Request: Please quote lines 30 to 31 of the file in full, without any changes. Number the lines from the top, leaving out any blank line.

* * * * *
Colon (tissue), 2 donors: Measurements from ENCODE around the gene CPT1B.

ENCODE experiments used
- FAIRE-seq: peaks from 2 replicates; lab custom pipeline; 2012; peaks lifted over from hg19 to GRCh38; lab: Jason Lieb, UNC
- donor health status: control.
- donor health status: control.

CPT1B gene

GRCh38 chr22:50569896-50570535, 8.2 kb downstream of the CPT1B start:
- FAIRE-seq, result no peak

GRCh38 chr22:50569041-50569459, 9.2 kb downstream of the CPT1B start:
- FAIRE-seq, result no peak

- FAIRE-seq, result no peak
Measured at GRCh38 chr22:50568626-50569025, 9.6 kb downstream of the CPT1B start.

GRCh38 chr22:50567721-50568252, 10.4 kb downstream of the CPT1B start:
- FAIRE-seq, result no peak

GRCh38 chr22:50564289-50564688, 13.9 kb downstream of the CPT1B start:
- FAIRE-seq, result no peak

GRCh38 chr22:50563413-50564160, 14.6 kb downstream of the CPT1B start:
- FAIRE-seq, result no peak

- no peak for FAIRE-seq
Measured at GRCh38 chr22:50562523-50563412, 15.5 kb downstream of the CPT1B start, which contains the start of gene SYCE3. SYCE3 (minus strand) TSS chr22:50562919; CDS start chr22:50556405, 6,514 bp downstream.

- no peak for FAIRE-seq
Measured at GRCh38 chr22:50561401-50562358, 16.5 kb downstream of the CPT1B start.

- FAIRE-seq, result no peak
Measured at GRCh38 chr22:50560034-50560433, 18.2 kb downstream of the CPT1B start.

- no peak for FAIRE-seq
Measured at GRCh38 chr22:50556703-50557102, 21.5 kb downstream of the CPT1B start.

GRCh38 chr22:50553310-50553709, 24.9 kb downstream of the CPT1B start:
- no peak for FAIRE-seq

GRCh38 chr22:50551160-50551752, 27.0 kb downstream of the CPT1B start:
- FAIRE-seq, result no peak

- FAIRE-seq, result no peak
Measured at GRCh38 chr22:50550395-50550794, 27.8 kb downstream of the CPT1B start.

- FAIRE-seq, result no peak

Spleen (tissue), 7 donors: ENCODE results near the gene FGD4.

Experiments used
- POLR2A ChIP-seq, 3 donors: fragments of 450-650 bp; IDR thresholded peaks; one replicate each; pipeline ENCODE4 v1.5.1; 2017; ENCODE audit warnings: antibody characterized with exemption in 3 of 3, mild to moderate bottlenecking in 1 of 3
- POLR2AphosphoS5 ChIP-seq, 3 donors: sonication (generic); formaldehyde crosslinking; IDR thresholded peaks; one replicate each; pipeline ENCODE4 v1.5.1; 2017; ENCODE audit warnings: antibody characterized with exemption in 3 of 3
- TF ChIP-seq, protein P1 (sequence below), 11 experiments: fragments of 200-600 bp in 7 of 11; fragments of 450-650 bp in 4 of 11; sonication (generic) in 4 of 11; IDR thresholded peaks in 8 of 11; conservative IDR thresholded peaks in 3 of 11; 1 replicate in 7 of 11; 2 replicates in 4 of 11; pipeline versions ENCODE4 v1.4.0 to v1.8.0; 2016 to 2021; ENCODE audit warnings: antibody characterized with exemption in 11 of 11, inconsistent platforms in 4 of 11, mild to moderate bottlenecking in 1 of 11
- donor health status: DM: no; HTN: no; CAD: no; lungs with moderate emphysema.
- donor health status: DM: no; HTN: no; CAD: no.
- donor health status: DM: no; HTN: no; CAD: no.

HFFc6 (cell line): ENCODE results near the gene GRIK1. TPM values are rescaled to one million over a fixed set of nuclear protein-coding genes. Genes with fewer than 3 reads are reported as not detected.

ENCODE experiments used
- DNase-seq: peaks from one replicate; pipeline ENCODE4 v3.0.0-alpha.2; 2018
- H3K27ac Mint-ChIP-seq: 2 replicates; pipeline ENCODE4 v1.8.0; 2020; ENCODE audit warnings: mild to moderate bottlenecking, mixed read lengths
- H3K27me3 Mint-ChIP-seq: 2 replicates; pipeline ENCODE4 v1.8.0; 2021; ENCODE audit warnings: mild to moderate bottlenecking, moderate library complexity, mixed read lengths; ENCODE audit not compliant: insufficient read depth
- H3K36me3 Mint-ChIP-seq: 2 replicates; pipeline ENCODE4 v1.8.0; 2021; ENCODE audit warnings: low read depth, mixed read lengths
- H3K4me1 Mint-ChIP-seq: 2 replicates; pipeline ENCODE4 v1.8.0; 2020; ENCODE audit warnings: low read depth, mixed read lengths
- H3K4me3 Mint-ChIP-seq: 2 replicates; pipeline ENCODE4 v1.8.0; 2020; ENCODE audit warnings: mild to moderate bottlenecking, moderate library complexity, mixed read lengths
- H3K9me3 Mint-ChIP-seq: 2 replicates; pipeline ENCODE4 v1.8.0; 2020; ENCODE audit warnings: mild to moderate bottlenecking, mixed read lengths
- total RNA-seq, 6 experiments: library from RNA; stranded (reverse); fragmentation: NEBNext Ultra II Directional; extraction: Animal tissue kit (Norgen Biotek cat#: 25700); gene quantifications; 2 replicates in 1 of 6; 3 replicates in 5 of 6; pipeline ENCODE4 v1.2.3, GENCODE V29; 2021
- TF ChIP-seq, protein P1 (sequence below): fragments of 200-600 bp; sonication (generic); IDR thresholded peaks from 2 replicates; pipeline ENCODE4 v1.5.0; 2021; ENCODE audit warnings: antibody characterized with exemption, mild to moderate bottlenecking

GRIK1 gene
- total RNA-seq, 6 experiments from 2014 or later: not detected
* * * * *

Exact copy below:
- FAIRE-seq, result no peak

- FAIRE-seq, result no peak